Cyprus to See Melco International, Hard Rock, Back Largest European Casino

Posted on: June 26, 2017, 05:53h. 

Last updated on: June 26, 2017, 05:57h.

Cyprus might seem an unlikely spot for the project being touted as the “largest casino in Europe.” After all, surrounded by countries like Syria, Lebanon, Egypt, Israel, and Turkey, and located southeast of Greece, the Mediterranean island is inside of both strong religious and political forces that, at least in their more extreme elements, don’t always embrace gambling as part of their core values.

Euro Casino Cypress Melco Hard Rock
The Euro Casino in Southern Cyprus, which is expected to open in 2020, may soon tower over other luxury properties across the border in the north, such as the Merit (pictured here). (Image:

Be that as it may, casino developers Melco International and Hard Rock have joined forces to make it happen, and it will be the first on Cyprus. Already a major EU tourist destination for its balmy climate, the island country has the additional advantage of having a healthy per-capita income populace, meaning locals likely won’t be locked out as is happening in so many Asian countries with new casinos.

Work on the simply named ‘Euro Casino’ is likely to begin shortly on the $550 million project, which will be located in the resort town of Limassol. Cyprus’ Energy, Commerce, Industry, and Tourism Minister, Yiorgos Lakkotrypis, said the building project and finished casino will create around 4,000 new jobs and will attract close to 300,000 additional tourists to the island each year.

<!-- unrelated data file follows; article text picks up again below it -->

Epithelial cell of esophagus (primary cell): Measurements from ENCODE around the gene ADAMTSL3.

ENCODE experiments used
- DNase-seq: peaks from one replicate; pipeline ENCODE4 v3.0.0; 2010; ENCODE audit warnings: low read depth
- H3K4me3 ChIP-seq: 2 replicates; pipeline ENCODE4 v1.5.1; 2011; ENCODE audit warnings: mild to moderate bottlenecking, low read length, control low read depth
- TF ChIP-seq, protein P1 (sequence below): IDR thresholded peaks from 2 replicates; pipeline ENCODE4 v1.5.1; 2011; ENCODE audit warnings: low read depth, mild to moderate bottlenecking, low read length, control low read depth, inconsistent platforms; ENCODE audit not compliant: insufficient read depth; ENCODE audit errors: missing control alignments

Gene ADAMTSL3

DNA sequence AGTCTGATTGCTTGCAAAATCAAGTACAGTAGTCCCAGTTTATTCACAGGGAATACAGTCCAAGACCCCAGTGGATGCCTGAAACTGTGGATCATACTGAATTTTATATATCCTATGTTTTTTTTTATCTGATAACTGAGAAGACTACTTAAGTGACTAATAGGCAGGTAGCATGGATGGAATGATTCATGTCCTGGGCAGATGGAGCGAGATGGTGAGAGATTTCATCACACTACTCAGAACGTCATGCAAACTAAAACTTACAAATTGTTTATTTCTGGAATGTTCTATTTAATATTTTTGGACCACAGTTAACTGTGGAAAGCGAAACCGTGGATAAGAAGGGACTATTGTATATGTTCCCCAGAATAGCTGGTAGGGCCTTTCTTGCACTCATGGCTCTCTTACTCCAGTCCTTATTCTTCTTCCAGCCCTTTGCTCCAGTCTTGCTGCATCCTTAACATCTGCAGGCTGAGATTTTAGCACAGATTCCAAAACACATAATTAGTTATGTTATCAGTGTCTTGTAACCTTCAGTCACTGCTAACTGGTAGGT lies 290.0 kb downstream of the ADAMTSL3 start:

“Our goal is the improvement of incoming tourism, increasing arrivals, and average spending per capita, and also to see this contribute to the ongoing efforts to address the problem of seasonality in the Cypriot tourism industry,” said Lakkotrrypis. “Our other strategic objective was the creation of new jobs and additional tax revenue, supporting sectors that will be associated with the casino, and attracting further foreign investment.”

Fifteen-Year Monopoly

Euro Casino will boast 136 gaming tables and 1,200 slots, with a 500-room luxury hotel and a theme park. That may not be big by American or Asian standards, but in Europe, where casinos are generally smaller by law, it’s a monster.

The republic passed legislation legalizing casino gaming in 2015, creating a license for a single main casino resort, as well as four smaller satellite projects and slots parlors.

The license will run for a period of 30 years and allow the consortium to operate as a monopoly for the first 15 of those. It also authorizes one satellite casino in the divided capital city of Nicosia (half in Greece, half Turkey), as well as one slots parlor in each of the districts of Larnaca, Paphos, and Famagusta.

Casinos Without Borders

The consortium has said it will open a temporary casino in Limassol later this year, while the Euro Casino resort is still under construction. Should the temporary gaming house prove successful, the company will then begin to roll out the network of smaller establishments. Euro Casino is scheduled for completion by 2020.

While these may be the Greek Cyprus’ first casinos, they’re not the island’s first. Following the Turkish invasion of the north in 1974, Cyprus has been divided ethnically and politically into Turkish and Greek areas, separated by a UN buffer zone.

Turkish Cyprus in the north has several dozen casinos and gaming establishments, which means Greek Cypriots must cross the border if they wish to gamble. Having previously restricted cross-border movement, North and South agreed to open the borders when the South joined the EU in 2003.